In a speech at the Progressive Party’s central committee meeting on Friday, former PM of Iceland, Sigmundur Davíð Gunnlaugsson, stated he knew his computer had been hacked, RÚV reports. He had it examined at the foreign minister’s office, he claimed, and said that signs of its having been hacked were found.
This was to have happened April 1, two days before an interview with him was aired on TV, in which his connection to offshore accounts, listed in the Panama Papers, was revealed. That interview set off a wave of protests, which culminated with Sigmundur Davíð resigning as prime minister on April 5.
Kjarninn reports that the office of the prime minister confirms Sigmundur Davíð requested his computer be looked at on April 1 to check if it had been hacked. “During a thorough search, no confirmed signs of hacking were found,” according to Guðmundur Halldór Kjærnested, CEO of the Operations Company of the Prime Minister’s Office.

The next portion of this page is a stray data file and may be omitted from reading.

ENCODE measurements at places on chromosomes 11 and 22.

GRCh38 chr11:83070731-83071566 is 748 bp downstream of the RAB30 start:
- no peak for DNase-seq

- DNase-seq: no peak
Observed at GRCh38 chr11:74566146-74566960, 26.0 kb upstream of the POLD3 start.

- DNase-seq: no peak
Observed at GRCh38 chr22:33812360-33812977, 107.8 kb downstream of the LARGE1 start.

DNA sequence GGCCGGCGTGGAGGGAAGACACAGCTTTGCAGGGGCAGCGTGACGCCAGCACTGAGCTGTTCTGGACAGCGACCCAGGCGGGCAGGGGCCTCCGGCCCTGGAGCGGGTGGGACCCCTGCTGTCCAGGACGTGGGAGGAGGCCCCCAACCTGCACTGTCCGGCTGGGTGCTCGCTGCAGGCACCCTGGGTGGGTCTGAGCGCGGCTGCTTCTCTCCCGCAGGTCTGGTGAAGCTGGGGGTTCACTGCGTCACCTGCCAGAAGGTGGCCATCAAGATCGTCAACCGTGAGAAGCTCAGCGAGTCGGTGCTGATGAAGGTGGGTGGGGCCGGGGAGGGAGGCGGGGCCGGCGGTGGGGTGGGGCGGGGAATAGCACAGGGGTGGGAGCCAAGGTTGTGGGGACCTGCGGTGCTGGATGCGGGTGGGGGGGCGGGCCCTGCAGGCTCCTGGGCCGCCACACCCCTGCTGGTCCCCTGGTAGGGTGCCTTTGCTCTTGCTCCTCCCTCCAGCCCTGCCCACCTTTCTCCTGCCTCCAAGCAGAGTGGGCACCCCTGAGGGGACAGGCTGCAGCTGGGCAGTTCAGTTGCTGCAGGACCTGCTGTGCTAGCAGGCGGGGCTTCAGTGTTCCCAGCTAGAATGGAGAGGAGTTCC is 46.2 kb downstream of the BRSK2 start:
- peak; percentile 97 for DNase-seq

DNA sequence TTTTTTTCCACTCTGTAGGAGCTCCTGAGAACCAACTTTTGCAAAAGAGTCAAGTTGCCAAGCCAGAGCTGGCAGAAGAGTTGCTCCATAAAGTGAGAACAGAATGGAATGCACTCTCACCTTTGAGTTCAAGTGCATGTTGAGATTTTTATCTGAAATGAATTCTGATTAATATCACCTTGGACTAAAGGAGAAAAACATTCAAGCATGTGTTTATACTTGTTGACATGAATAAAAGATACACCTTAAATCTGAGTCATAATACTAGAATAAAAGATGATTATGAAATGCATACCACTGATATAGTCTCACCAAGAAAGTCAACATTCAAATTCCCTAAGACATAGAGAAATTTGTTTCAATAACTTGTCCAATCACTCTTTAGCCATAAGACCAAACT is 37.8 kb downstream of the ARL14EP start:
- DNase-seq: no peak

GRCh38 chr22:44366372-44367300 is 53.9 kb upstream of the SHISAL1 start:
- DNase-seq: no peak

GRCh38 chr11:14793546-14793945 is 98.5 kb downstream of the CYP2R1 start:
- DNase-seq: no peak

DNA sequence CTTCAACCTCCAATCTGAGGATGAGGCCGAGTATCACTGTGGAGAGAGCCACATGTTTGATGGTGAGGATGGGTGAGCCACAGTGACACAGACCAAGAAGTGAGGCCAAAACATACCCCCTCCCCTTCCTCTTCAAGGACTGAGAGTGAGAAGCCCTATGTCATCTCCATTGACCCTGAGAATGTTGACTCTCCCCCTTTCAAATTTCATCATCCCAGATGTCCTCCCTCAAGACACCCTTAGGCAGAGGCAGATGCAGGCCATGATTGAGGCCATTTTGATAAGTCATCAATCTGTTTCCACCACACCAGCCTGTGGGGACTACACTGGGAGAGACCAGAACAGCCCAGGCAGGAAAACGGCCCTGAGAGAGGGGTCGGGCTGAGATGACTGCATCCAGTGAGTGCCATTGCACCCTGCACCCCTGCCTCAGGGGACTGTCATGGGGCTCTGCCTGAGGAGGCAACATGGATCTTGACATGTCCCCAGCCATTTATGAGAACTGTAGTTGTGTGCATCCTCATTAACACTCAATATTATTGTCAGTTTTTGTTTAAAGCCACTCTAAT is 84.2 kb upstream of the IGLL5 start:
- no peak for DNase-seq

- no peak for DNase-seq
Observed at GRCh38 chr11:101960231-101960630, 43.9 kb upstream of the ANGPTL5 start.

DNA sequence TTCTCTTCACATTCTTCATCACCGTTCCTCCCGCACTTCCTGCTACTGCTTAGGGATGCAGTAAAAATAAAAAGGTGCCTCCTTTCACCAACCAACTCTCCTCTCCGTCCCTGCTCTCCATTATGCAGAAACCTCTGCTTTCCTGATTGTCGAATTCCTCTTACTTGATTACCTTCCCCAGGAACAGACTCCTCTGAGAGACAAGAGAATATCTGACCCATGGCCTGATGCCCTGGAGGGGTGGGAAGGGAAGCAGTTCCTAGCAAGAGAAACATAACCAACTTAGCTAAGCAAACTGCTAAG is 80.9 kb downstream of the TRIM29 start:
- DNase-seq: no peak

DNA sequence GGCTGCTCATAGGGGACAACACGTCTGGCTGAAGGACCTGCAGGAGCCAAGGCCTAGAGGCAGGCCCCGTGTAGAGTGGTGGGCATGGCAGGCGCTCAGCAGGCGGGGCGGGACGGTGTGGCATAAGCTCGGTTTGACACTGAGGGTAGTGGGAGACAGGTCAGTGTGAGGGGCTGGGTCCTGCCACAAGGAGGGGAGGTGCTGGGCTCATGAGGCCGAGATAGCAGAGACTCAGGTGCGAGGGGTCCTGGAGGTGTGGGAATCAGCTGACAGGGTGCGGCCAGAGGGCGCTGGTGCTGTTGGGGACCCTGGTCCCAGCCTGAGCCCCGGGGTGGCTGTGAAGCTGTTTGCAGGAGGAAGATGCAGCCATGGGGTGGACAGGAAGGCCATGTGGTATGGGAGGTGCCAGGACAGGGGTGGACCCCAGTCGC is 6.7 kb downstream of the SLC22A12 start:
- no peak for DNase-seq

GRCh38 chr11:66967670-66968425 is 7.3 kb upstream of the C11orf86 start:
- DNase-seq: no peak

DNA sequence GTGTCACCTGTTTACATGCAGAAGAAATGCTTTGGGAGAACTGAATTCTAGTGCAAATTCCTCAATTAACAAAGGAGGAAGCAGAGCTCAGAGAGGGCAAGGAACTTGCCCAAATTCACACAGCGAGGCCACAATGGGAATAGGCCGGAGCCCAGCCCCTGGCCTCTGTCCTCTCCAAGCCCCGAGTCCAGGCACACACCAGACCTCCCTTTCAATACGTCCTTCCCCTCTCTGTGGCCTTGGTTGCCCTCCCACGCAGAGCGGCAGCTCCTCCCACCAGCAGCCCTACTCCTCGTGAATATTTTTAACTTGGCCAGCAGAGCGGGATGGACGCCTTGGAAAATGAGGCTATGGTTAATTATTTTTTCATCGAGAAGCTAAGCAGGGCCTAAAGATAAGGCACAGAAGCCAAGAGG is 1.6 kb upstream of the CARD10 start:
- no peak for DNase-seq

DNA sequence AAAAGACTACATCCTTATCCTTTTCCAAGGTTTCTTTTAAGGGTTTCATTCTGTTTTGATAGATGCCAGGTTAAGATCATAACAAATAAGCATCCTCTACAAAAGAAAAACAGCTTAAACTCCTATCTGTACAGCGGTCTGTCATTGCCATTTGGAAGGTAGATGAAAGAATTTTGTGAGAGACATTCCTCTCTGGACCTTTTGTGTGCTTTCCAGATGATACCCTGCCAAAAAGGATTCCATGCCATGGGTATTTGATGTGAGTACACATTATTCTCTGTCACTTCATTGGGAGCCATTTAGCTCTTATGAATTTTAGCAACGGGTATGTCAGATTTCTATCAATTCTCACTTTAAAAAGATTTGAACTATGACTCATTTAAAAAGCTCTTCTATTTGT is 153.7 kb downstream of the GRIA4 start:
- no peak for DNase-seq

Yesterday, Vísir reported that hacking of the PM’s computer had not been reported to the National Commissioner of the Icelandic Police.
Theodór Gíslason, a computer security specialist stated in an interview with RÚV, “I find this sequence of events perhaps a little like science fiction, but there is an overwhelming likelihood under all circumstances that there are clear signs of a break-in if a break-in occurred.” Theodór maintained that computers at the prime minister’s office are no doubt well protected. No security measures are flawless, but getting through them is very costly. Few would have such resources. Besides, he finds it unlikely that large hedge funds hired computer hackers to attack the computer of Sigmundur Davíð.